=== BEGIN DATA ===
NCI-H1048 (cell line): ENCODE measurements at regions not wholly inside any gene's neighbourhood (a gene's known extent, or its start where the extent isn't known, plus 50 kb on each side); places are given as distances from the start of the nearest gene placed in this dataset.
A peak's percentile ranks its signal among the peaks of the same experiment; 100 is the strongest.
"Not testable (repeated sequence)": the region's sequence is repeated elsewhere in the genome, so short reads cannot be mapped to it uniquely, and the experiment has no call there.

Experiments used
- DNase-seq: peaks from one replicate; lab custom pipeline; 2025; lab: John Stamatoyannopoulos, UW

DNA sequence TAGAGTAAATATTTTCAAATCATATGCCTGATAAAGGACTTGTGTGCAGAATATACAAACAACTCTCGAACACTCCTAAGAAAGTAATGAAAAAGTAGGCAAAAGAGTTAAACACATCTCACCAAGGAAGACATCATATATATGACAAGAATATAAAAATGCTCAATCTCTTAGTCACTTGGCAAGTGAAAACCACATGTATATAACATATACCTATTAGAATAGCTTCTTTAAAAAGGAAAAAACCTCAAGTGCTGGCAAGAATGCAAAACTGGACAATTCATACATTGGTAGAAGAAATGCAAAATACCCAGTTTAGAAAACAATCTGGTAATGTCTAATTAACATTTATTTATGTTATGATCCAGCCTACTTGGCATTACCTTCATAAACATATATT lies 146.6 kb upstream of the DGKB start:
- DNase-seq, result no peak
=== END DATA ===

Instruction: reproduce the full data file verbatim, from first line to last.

NCI-H1048 (cell line): ENCODE measurements at regions not wholly inside any gene's neighbourhood (a gene's known extent, or its start where the extent isn't known, plus 50 kb on each side); places are given as distances from the start of the nearest gene placed in this dataset.
A peak's percentile ranks its signal among the peaks of the same experiment; 100 is the strongest.
"Not testable (repeated sequence)": the region's sequence is repeated elsewhere in the genome, so short reads cannot be mapped to it uniquely, and the experiment has no call there.

Experiments used
- DNase-seq: peaks from one replicate; lab custom pipeline; 2025; lab: John Stamatoyannopoulos, UW

DNA sequence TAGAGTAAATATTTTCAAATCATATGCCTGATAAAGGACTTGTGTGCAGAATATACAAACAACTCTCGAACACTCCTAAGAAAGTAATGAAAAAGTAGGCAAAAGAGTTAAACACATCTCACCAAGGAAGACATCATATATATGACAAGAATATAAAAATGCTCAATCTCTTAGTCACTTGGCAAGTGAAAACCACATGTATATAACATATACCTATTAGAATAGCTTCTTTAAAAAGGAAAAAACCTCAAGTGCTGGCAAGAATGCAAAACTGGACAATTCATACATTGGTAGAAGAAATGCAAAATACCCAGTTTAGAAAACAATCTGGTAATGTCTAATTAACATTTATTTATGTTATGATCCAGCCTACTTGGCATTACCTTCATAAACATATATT lies 146.6 kb upstream of the DGKB start:
- DNase-seq, result no peak